A droopy eye-LID can have multiple causes. If the eye-LID droop is genetic or due to other neurological or mechanical causes, then you are best served by seeing a physician who regularly performs eyelid surgery, specifically eyelid droop (aka ptosis) surgery -- my recommendation would be to see an Oculoplastic Surgeon in such a scenario. 

Botox would only provide a temporary improvement, if at all -- it is best use to treat eye-BROW droop and not eye-LID droop.  The brow lift (mini or full) would likewise only improve a low set eye-BROW and not a droopy eye-LID...

Good luck.

Dr Markarian

Mark K. Markarian, MD, MSPH
Chestnut Hill Plastic Surgeon
5.0 out of 5 stars 4 reviews

25 Walnut St
Wellesley, MA 02481

When to treat Droopy eyelids

Heaviness in the eyelid area is a genetic condition. I see alot of people of Irish, English, Northern European ancestry come in at young ages because of heavy eyelids. It sound as if this process is just beginning for you. Most people begin to look at treatment options when;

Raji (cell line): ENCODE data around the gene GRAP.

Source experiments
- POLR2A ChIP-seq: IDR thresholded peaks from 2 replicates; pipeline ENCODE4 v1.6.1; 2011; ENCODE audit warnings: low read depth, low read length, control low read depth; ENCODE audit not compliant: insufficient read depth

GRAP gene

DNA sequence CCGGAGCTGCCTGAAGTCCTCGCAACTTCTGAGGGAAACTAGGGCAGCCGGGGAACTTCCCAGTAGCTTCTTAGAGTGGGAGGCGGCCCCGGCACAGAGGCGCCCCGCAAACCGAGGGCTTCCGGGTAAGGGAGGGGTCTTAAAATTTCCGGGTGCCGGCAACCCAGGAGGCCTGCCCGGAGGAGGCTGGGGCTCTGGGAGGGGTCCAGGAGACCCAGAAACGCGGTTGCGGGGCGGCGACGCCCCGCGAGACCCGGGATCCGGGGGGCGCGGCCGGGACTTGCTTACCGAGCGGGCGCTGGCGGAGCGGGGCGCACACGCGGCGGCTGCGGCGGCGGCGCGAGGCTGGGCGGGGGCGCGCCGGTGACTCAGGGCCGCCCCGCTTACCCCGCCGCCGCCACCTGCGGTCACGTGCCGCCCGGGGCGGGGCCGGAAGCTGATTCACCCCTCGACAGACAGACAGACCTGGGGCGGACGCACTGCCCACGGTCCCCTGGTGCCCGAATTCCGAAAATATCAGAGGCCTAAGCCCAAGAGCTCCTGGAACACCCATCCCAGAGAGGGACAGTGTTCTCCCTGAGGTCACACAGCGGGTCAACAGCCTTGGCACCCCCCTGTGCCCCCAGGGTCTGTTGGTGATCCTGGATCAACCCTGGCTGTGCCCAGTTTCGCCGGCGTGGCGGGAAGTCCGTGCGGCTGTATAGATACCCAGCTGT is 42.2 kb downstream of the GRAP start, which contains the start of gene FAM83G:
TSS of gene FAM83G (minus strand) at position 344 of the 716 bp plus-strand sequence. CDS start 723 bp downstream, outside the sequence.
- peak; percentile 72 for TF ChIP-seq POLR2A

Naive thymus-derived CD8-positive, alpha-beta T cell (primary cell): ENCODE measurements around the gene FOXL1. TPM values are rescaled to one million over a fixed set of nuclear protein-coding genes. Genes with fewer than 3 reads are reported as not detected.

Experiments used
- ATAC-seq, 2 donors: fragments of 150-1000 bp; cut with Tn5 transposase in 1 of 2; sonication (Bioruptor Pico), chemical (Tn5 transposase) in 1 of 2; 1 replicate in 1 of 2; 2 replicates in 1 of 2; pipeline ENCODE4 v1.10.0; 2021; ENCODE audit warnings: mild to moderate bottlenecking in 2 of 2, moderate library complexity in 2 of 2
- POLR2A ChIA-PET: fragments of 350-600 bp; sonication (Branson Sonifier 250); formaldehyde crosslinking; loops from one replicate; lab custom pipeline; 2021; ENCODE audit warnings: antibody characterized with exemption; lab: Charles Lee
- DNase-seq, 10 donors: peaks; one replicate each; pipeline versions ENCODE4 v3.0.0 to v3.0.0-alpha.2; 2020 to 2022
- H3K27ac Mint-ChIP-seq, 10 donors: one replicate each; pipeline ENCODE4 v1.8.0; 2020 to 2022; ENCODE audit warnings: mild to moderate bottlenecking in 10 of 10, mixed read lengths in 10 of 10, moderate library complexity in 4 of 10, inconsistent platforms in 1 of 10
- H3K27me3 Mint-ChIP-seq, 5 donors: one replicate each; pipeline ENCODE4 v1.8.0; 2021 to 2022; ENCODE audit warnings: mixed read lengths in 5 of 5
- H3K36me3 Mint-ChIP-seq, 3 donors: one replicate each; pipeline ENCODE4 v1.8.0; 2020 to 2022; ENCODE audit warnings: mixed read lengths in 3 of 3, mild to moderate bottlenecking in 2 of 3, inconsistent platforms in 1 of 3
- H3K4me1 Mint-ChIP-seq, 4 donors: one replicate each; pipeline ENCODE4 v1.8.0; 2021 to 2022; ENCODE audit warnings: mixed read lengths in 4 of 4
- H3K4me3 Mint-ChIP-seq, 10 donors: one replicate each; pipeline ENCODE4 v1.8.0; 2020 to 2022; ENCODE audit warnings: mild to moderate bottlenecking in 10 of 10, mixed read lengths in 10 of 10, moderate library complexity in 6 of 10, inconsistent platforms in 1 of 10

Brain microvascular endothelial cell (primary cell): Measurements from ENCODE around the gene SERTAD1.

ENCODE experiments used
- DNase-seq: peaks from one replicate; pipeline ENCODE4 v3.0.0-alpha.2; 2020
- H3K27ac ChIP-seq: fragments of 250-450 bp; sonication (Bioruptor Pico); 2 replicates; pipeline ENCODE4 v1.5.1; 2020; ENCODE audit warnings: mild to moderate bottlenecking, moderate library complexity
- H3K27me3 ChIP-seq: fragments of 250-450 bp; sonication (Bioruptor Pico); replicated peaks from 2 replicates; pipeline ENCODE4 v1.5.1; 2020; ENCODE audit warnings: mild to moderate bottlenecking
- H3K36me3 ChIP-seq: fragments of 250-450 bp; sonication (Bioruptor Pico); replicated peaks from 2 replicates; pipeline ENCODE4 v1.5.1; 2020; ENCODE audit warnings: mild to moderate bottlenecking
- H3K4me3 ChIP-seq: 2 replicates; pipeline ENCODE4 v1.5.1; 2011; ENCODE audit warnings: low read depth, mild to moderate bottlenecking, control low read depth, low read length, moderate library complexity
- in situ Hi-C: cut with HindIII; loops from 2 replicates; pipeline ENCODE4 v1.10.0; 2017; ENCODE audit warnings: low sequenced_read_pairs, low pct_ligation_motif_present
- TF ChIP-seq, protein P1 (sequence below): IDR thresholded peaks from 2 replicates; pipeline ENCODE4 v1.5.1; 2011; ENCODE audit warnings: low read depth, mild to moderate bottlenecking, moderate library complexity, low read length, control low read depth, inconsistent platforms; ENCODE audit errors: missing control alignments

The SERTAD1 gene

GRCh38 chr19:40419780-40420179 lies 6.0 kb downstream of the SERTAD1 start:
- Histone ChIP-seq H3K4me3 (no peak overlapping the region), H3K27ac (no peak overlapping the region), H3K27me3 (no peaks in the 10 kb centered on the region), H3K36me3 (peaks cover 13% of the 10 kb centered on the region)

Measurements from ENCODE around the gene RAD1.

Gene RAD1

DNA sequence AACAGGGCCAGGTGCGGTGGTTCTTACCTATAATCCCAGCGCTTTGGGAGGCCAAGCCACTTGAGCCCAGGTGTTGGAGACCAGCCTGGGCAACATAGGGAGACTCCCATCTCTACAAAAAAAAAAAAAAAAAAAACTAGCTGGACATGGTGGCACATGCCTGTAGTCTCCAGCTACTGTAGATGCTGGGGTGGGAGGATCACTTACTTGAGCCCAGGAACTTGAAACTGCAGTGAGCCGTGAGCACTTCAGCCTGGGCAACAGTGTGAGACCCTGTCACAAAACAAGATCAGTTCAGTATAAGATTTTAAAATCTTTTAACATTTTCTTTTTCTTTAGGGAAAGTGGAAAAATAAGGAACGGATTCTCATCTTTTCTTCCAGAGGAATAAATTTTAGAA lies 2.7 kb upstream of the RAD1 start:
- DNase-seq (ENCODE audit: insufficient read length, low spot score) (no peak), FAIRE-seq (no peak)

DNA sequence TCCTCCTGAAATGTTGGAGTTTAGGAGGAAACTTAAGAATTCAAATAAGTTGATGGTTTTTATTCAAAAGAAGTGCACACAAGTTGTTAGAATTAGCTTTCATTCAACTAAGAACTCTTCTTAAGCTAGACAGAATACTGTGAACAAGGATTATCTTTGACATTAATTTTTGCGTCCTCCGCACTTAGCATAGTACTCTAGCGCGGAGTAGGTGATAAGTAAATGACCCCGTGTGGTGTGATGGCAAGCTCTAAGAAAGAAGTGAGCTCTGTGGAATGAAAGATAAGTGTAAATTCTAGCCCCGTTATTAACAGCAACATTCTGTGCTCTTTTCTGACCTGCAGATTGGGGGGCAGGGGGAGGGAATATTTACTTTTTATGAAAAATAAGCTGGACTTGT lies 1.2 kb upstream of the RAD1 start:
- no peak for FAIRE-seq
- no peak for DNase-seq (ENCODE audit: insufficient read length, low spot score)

1Eye make up becomes difficult to apply or maintain

2 Eyes begin to look tired

3 The eyes feel heavy from the excess weight building up on them

4. The upper eyelid is itch alot, due to the overlapping skin trapping moisture, creating an irritation.

Judging from your description, it sounds like the heaviness is just catching your attention. It is probably worthwhile to set up a consultation with a specialist in your area. Since BOTOX seems like it may be a reasonable option you can go to, and find a doctor near you.

Brian Maloney, MD, FACS